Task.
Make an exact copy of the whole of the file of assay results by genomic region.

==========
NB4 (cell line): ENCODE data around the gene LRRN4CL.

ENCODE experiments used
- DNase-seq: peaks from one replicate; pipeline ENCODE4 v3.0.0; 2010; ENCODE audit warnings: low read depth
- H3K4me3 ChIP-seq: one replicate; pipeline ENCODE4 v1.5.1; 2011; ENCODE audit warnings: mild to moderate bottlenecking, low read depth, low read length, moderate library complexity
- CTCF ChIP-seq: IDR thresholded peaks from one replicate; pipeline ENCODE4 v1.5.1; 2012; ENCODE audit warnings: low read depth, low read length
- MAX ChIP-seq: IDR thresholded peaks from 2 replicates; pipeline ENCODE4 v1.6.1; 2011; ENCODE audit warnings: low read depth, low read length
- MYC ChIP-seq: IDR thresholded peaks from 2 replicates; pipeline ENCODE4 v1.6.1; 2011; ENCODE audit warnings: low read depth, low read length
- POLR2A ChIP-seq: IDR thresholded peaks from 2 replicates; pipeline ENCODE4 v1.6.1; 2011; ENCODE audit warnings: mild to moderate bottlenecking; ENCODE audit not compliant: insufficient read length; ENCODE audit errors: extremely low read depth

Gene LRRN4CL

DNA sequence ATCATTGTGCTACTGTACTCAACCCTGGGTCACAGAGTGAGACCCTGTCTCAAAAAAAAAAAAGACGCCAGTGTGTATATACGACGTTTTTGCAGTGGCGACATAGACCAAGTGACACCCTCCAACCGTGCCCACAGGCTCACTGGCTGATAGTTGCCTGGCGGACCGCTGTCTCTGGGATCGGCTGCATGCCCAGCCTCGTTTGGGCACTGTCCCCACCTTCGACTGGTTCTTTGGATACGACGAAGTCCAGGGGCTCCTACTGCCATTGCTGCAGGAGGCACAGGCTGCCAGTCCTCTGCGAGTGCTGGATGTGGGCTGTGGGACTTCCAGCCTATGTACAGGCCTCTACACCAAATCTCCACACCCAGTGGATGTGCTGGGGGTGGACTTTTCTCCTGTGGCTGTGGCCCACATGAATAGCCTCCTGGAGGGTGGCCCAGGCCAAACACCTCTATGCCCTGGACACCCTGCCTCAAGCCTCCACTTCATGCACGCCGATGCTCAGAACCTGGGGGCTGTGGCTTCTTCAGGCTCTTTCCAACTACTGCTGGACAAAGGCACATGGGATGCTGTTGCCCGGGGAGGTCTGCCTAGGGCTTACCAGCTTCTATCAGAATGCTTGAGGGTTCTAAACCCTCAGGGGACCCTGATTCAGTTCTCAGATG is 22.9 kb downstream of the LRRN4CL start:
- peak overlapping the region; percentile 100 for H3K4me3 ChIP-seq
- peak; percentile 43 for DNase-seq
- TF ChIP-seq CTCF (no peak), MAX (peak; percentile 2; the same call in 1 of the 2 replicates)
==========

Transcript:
NB4 (cell line): ENCODE data around the gene LRRN4CL.

ENCODE experiments used
- DNase-seq: peaks from one replicate; pipeline ENCODE4 v3.0.0; 2010; ENCODE audit warnings: low read depth
- H3K4me3 ChIP-seq: one replicate; pipeline ENCODE4 v1.5.1; 2011; ENCODE audit warnings: mild to moderate bottlenecking, low read depth, low read length, moderate library complexity
- CTCF ChIP-seq: IDR thresholded peaks from one replicate; pipeline ENCODE4 v1.5.1; 2012; ENCODE audit warnings: low read depth, low read length
- MAX ChIP-seq: IDR thresholded peaks from 2 replicates; pipeline ENCODE4 v1.6.1; 2011; ENCODE audit warnings: low read depth, low read length
- MYC ChIP-seq: IDR thresholded peaks from 2 replicates; pipeline ENCODE4 v1.6.1; 2011; ENCODE audit warnings: low read depth, low read length
- POLR2A ChIP-seq: IDR thresholded peaks from 2 replicates; pipeline ENCODE4 v1.6.1; 2011; ENCODE audit warnings: mild to moderate bottlenecking; ENCODE audit not compliant: insufficient read length; ENCODE audit errors: extremely low read depth

Gene LRRN4CL

DNA sequence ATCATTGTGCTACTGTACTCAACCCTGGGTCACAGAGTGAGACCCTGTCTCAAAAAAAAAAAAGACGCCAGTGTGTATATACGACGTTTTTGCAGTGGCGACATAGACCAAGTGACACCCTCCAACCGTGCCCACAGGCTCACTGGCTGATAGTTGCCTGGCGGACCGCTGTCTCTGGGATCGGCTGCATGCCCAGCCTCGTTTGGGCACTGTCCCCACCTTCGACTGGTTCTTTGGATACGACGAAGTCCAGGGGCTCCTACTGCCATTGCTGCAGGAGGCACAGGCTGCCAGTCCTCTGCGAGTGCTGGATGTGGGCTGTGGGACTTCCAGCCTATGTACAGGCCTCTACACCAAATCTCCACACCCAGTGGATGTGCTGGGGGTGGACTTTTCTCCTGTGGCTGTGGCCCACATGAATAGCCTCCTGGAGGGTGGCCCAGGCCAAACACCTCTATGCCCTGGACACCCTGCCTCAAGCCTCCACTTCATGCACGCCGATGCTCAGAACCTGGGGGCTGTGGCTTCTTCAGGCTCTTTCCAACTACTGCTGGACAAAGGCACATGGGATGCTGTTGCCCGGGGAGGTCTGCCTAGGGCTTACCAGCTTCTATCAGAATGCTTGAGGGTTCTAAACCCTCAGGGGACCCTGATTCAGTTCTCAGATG is 22.9 kb downstream of the LRRN4CL start:
- peak overlapping the region; percentile 100 for H3K4me3 ChIP-seq
- peak; percentile 43 for DNase-seq
- TF ChIP-seq CTCF (no peak), MAX (peak; percentile 2; the same call in 1 of the 2 replicates)